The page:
For more than three months now, MSNBC's All In with Chris Hayeshas been experimenting with a new format: hosting the show in front of a live studio audience on Friday nights. Although other networks have also recently begun incorporating more live audiences into their news programming, as Variety's Brian Steinberg notes, All In with Chris Hayes, at least for now, is the only primetime cable news show to be hosted regularly before a live audience.
The show's new format marks another milestone for its 40-year-old host, whose ascent has taken him from an editor at the Chicago-based socialist magazine In These Times to Washington editor of The Nation and then — thanks to the mentorship of Rachel Maddow — to the host of the ninth-highest-rated cable news show in America. Time will tell whether other networks decide to follow All In's lead when it comes to a live audience but, in the meantime, when watching Hayes's new Friday shows, a few things stand out.
The first is how the new format makes obvious what many of us have long suspected: that much of what we call "news" is really more entertainment than anything else. Hayes' new format is another step towards the ruse being up for good. He bounds in like Conan O'Brien to a hooting-and-hollering audience and launches into his monologue. Like any late-night show host worth his salt, Hayes later brings in guests who sit on comfortable seats and half-joke, half-explain what they've been up to. Sure, politicians might replace actors as guests, but many of the guests chosen are political celebrities, such as Representative Alexandria Ocasio-Cortez. Unlike the late-night shows, however, Hayes's producers don't invite even the occasional guest who might ruffle his audience's feathers. And, most telling of all are reports that Hayes's Friday night audiences have been warmed up beforehand by an actual comedian.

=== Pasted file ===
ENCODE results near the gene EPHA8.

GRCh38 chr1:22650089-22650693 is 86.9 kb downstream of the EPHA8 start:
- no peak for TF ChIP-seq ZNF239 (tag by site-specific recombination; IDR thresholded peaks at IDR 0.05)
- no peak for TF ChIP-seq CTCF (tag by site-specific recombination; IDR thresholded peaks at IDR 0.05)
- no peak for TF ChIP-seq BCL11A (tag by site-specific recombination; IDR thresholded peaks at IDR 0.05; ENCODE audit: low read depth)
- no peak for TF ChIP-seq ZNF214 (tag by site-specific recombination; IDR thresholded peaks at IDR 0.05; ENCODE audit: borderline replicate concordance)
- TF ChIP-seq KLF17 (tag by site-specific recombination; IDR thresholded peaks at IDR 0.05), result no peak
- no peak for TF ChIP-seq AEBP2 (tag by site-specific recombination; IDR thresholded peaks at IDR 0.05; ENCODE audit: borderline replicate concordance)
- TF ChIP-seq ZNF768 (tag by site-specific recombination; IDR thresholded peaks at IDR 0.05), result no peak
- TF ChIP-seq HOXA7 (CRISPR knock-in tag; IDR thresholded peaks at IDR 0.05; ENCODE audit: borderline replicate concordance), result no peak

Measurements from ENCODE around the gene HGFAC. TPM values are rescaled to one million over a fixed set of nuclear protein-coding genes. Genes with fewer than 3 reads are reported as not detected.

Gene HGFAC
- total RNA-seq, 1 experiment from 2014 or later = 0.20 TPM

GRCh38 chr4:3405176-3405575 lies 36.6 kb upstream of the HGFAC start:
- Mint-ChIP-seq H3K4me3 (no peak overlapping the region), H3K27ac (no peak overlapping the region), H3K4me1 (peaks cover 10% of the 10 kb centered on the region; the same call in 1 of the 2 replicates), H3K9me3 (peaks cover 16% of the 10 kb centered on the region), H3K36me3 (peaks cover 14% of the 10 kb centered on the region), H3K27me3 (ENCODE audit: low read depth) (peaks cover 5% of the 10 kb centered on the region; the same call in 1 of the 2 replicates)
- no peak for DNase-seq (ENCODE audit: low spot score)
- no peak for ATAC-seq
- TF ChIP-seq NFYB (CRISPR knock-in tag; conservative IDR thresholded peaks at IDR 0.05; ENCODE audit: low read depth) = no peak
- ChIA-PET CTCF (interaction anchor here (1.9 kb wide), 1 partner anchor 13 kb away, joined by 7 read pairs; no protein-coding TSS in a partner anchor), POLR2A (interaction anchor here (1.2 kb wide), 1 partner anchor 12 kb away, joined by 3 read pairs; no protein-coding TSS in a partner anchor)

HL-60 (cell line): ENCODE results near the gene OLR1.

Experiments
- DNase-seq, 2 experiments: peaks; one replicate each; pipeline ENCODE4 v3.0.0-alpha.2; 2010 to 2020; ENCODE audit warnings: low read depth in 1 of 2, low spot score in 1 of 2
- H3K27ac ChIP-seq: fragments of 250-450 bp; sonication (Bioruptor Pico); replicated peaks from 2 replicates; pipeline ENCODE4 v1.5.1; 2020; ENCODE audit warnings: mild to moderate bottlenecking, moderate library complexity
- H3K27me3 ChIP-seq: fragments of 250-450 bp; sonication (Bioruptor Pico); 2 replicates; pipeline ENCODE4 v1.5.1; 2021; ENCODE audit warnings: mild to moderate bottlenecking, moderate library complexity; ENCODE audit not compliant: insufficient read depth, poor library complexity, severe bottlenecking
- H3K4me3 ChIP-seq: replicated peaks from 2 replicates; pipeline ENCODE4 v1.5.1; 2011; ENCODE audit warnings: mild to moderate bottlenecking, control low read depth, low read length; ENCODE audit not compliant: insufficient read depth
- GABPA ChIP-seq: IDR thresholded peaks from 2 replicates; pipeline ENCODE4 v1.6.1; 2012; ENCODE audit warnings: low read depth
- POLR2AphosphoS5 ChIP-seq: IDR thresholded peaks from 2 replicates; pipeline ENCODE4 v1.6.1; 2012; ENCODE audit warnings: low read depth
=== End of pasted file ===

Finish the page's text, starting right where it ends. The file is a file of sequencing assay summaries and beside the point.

Another feature of Hayes's show that is striking is its absolute, unwavering focus on covering presidential politics. As is frequently observed, earlier generations of Americans, particularly those born before the inexorable rise of "the imperial presidency," would be astonished by how much of American national discourse focuses on our head of state. This is true on both the Left and Right. Washington Post media critic Erik Wemple may have been sensing this very point when describing how a relaunched Human Events was positioning itself to become a "MAGAzine"; the implication being that a news outlet coming onto the scene in 2019 has a simple choice to make: praise President Trump all day or incessantly critique him.
So, unlike Human Events, Hayes opts for the latter and invites a parade of guests who condemn President Trump to the point that no particular charge they make stands out from any other. For instance, one of All In's first Friday guests was former Obama administration photographer Pete Souza. The part of that interview that would be brought into focus was Souza saying how he'd never work in a Trump White House because he doesn't respect President Trump and doesn't believe "he's a decent human being."